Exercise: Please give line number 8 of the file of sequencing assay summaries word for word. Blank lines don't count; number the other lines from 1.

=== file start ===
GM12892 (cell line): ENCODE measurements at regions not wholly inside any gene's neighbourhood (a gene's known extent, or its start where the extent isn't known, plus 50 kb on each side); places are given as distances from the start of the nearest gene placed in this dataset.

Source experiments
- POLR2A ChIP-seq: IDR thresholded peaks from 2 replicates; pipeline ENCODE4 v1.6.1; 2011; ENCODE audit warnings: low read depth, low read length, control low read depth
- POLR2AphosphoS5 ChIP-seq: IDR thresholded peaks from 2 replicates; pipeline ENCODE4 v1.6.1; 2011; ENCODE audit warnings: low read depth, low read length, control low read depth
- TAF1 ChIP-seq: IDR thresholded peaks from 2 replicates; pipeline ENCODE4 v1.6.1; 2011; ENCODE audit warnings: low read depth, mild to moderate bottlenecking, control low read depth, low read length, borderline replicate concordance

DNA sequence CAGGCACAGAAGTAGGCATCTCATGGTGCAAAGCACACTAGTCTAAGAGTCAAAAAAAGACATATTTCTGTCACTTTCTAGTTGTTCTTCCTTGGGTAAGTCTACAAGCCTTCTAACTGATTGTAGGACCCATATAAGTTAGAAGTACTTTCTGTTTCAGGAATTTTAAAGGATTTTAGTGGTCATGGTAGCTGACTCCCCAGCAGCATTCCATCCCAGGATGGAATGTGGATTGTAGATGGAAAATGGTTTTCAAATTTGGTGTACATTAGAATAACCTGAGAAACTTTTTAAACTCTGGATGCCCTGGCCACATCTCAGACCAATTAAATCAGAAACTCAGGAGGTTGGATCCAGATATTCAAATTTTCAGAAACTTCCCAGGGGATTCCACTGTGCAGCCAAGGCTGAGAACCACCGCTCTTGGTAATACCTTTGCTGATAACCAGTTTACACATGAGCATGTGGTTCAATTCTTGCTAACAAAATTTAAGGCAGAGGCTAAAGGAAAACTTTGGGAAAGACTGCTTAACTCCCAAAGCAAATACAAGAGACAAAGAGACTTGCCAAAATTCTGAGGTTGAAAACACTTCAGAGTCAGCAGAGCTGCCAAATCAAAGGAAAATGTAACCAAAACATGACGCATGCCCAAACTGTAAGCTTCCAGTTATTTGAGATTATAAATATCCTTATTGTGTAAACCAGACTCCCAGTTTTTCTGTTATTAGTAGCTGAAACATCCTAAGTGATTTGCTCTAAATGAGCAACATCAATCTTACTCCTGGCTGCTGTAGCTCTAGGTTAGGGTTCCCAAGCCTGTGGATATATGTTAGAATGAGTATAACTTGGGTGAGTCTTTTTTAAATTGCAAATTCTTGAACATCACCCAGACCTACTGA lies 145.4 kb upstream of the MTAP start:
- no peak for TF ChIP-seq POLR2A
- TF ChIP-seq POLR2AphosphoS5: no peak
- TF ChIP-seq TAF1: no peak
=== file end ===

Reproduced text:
- TF ChIP-seq POLR2AphosphoS5: no peak